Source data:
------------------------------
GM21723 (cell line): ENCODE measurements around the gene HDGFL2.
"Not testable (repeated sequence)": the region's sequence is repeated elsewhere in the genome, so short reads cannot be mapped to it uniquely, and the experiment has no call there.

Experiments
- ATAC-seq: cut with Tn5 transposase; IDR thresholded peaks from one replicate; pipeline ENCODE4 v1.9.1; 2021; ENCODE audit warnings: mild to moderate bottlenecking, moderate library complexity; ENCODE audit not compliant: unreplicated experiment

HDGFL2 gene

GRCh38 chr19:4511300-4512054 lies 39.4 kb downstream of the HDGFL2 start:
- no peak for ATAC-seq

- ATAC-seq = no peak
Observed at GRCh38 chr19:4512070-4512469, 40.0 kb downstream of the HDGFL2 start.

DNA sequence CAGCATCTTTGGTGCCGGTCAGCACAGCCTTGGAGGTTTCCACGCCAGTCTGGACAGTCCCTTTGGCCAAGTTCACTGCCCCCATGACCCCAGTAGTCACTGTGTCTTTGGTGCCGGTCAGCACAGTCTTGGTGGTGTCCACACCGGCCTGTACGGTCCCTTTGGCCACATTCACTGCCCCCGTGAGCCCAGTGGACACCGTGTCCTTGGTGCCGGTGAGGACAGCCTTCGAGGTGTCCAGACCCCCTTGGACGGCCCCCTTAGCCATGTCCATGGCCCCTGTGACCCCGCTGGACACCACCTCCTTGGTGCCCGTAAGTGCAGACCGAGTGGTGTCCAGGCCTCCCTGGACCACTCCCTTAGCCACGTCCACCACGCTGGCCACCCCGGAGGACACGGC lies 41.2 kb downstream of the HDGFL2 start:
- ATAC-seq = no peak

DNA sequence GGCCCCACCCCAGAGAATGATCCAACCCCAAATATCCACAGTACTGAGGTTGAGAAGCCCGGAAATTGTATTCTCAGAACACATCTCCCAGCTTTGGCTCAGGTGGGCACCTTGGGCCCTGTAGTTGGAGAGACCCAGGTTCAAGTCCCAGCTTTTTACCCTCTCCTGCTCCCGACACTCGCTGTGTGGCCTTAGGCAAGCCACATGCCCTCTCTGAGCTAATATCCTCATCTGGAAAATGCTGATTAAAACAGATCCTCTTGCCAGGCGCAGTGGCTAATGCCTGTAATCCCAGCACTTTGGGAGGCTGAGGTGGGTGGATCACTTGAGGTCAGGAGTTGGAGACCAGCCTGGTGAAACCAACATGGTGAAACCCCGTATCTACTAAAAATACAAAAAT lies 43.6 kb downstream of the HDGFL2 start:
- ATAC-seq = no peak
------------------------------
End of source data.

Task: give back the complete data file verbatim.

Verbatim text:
GM21723 (cell line): ENCODE measurements around the gene HDGFL2.
"Not testable (repeated sequence)": the region's sequence is repeated elsewhere in the genome, so short reads cannot be mapped to it uniquely, and the experiment has no call there.

Experiments
- ATAC-seq: cut with Tn5 transposase; IDR thresholded peaks from one replicate; pipeline ENCODE4 v1.9.1; 2021; ENCODE audit warnings: mild to moderate bottlenecking, moderate library complexity; ENCODE audit not compliant: unreplicated experiment

HDGFL2 gene

GRCh38 chr19:4511300-4512054 lies 39.4 kb downstream of the HDGFL2 start:
- no peak for ATAC-seq

- ATAC-seq = no peak
Observed at GRCh38 chr19:4512070-4512469, 40.0 kb downstream of the HDGFL2 start.

DNA sequence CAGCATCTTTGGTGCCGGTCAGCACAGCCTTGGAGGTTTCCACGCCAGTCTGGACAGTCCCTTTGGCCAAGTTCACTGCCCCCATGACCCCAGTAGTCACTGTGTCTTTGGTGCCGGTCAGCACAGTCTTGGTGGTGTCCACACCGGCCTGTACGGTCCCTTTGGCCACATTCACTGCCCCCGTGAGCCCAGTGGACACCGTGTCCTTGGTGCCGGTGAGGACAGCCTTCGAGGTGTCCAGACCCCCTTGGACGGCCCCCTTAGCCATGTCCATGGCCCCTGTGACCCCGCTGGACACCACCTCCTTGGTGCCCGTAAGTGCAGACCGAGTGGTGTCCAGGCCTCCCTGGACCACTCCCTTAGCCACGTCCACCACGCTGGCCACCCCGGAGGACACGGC lies 41.2 kb downstream of the HDGFL2 start:
- ATAC-seq = no peak

DNA sequence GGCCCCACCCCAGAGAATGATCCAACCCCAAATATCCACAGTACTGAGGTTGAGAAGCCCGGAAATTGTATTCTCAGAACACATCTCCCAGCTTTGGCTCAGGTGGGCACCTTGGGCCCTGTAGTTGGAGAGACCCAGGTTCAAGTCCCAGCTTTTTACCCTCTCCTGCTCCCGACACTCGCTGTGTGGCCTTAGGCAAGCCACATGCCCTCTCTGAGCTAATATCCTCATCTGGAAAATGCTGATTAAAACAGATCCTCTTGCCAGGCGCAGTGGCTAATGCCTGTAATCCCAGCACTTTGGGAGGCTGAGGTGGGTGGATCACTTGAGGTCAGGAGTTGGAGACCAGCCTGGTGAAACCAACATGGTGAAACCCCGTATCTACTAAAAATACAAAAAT lies 43.6 kb downstream of the HDGFL2 start:
- ATAC-seq = no peak